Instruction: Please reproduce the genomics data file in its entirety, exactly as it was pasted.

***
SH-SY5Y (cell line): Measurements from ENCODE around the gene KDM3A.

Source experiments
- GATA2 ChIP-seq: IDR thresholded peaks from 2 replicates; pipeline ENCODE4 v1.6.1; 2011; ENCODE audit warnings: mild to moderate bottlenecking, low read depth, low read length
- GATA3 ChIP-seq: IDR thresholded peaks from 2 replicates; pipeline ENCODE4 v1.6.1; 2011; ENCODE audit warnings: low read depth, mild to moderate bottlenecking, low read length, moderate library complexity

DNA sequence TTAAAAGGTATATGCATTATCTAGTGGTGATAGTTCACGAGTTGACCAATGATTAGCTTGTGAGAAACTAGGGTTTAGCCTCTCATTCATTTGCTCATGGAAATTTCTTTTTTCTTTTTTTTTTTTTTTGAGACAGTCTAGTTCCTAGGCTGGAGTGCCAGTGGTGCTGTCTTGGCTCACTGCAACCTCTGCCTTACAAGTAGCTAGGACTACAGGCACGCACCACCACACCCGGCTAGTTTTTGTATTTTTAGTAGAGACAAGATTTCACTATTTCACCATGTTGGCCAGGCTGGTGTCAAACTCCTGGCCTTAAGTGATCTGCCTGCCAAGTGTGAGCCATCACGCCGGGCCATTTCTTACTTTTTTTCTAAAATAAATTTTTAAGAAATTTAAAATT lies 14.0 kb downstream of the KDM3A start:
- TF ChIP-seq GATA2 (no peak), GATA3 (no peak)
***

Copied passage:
SH-SY5Y (cell line): Measurements from ENCODE around the gene KDM3A.

Source experiments
- GATA2 ChIP-seq: IDR thresholded peaks from 2 replicates; pipeline ENCODE4 v1.6.1; 2011; ENCODE audit warnings: mild to moderate bottlenecking, low read depth, low read length
- GATA3 ChIP-seq: IDR thresholded peaks from 2 replicates; pipeline ENCODE4 v1.6.1; 2011; ENCODE audit warnings: low read depth, mild to moderate bottlenecking, low read length, moderate library complexity

DNA sequence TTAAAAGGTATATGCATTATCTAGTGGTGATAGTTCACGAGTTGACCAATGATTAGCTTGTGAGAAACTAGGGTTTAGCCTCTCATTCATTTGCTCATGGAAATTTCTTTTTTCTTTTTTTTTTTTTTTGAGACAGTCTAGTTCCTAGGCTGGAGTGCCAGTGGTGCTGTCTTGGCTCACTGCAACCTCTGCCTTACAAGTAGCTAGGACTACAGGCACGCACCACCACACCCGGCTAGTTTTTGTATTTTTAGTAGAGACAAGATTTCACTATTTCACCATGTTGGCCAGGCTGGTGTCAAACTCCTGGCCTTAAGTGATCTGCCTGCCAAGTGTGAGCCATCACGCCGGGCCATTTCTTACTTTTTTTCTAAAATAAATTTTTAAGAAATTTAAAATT lies 14.0 kb downstream of the KDM3A start:
- TF ChIP-seq GATA2 (no peak), GATA3 (no peak)